akasharestaurant.com

Monday, August 24, 2009

Croquer: Border Grill Truck

This past Saturday I headed to the Silver Lake Art, Craft and Vintage Fair at Micheltorena Elementary School for the sole purpose of finally catching the Border Grill Truck. Proceeded by quite the reputation, I was expecting some real BANG for my buck here! I began to get really hungry as I approached the sleek black truck, adorned with the festive, graffitti-like line art that has become an aesthetic signature of Susan Feniger and Mary Sue Milliken's restaurants' decor.Thoroughly excited by the toothsome menu chock full of yummy-sounding Mexi-delights, my friend and I basically decided we must order one of almost everything.
The most intriguing section of the menu to me was titled "cones".We started with the Green Corn Tamal cone (sweet corn, crema, salsa fresca) and a Peruvian Ceviche cone (mahi mahi, lime, ginger, aji amarillo chile, pickled onion, corn tortilla cone).The sweet corn tamal was a tasty start, but after several bites on the palate resembled creamed sweet corn overwhelmed by crema mexicana in a sno-cone liner more than a good tamale.The Peruvian Ceviche cone on the other hand was the best item we sampled, the lime and ginger bursting open every tastebud to further taste each ingredient with added dimension. Delicious!The Yucatan Pork Taco ( braised achiote pork, black beans, pickled onion, orange jicama slaw) was a gorgeous site. The meat was tender and flavorful, but the bitter/sweet orange slaw was so distracting, it literally bisected the main flavors until almost opposing. "Weird" was our mutual review.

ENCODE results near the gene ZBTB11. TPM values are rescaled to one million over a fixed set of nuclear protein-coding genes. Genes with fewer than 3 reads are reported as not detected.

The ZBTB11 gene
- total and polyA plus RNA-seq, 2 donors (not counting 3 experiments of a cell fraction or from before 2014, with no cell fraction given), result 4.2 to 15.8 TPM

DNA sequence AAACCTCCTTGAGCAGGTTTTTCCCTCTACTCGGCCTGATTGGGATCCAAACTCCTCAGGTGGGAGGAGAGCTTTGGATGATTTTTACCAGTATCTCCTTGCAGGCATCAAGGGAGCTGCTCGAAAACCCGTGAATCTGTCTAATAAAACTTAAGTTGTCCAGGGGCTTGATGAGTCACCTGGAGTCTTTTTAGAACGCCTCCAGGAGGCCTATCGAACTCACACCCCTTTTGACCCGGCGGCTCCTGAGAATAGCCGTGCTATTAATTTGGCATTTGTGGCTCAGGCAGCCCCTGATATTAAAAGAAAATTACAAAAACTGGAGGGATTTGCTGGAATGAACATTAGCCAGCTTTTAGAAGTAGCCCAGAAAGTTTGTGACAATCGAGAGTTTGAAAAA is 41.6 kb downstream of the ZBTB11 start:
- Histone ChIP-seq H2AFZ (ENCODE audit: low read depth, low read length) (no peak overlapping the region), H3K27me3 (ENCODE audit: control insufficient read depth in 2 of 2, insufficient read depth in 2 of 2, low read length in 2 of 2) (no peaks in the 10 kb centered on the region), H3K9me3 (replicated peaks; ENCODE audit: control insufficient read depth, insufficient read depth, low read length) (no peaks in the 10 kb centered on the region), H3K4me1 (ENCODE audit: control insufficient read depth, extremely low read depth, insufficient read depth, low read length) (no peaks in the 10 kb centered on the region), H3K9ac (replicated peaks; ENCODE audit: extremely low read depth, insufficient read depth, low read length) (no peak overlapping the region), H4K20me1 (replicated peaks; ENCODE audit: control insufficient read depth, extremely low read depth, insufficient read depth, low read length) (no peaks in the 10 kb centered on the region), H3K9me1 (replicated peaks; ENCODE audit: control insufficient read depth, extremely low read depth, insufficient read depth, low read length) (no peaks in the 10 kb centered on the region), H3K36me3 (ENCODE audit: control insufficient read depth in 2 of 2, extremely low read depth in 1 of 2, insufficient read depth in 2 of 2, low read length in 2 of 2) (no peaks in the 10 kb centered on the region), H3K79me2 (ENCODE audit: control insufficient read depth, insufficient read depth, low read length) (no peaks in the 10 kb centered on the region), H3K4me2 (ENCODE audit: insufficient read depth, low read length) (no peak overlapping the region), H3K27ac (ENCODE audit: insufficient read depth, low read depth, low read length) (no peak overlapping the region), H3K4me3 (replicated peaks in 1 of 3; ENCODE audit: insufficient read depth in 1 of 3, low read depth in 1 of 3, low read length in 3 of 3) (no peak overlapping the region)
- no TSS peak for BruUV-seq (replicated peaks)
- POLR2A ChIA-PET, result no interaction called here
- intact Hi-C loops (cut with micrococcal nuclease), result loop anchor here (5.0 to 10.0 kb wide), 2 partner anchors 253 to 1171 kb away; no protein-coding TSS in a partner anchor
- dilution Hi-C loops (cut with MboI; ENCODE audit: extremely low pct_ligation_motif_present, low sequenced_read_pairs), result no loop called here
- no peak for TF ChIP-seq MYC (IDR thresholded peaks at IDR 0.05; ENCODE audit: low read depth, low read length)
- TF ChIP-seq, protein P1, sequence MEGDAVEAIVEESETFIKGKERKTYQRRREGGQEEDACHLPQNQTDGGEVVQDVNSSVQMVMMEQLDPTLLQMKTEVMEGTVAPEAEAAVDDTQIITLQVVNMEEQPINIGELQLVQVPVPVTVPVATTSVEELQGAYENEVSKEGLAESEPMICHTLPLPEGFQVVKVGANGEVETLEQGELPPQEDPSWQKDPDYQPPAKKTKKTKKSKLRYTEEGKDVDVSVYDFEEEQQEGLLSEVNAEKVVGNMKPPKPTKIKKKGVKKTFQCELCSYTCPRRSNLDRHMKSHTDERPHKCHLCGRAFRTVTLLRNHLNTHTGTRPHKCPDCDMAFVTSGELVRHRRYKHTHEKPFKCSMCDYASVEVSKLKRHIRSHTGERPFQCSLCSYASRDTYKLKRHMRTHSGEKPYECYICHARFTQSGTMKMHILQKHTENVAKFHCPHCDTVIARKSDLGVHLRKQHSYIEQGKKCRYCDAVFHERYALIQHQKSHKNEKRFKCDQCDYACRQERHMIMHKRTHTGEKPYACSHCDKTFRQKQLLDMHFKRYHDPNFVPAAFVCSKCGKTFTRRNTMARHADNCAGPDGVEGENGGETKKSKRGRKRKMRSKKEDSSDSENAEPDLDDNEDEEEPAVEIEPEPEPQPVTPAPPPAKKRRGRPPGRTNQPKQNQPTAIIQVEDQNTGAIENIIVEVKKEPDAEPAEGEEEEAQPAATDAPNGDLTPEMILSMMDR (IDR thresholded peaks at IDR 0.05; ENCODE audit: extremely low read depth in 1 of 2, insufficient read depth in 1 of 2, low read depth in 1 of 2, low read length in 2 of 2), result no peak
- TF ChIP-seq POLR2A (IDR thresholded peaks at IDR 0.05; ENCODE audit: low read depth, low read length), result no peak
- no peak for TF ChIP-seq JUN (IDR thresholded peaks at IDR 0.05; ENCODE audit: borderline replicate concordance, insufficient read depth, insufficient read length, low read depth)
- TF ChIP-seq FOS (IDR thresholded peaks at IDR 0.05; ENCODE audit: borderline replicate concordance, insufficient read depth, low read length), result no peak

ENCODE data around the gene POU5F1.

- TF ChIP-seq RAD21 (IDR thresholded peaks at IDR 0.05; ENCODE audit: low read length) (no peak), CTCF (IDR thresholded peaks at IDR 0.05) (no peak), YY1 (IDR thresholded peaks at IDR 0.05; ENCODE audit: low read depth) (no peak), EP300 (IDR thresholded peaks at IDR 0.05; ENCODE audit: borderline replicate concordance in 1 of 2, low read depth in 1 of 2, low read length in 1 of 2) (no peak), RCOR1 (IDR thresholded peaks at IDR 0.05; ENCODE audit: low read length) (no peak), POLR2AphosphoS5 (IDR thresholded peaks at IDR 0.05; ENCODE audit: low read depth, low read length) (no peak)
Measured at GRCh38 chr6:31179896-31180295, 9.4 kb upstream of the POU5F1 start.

The Cilantro Chicken Taco (tomatillo, creamy salsa fresca) was tasty, although cooked cilantro never seems quite right to me. In the end, either way this taco nothing terribly memorable.Speaking of unmemorable, I unfortunately can't recall even tasting fish in the Crispy Baja Fish Taco (chipotle honey, creamy salsa fresca). The chipotle honey was a nice touch, but the creamy salsa fresca completely doused any other flavor or texture from the small bits of fish, fried dough being the most noticeable ingredient. The Carne Asada Taco (caramelized onion, salsa fresca, guacamole) was par, though the meat too had little flavor. The vibrant guac on top was the tastiest ingredient here.
One other unfortunate aspect, no fault of Border Grill (but apparently a rule made by the fair?) was that they could not sell their beverages out of the truck. This was especially saddening with items such as Watermelon Lemonade and Iced Mexican Coffee (cinnamon, star anise, orange zest, piloncillo syrup)... Bummer!
I also had high hopes for the Churro Bites (dulce de leche infused churros, cinnamon sugar, whipped cream), but at that point opted to stick with what I know and walked around the corner instead for Alegria's Cafe de la Olla (coffee simmered with Piloncillo and cinnamon sticks) and a Lark cupcake, feeling the $20+ we spent at the truck for our somewhat underwhelming lunch was enough.
Perhaps another day for the iced coffee and churros...

The Border Grill Truck can be found every Saturday at the Silver Lake Art, Craft and Vintage Fair. Other regular locations are listed on their site. For up-to-the-minute location, follow on Twitter.

Thursday, August 20, 2009

Thursday, June 11, 2009

En Vitesse: Weekend Bites!

Thursday June 11
7 pm - 10 pm
Rum & Cigars on the Patio
Ciudad hosts a special four-course dinner of Caribbean-inspired dishes like star anise-scented duck confit each course paired with a different Zaya Gran Reserva 12-year-old Estate Rum cocktail. Goat's milk flan, a snifter of 12-year-old rum and a hand-rolled cigar are dessert!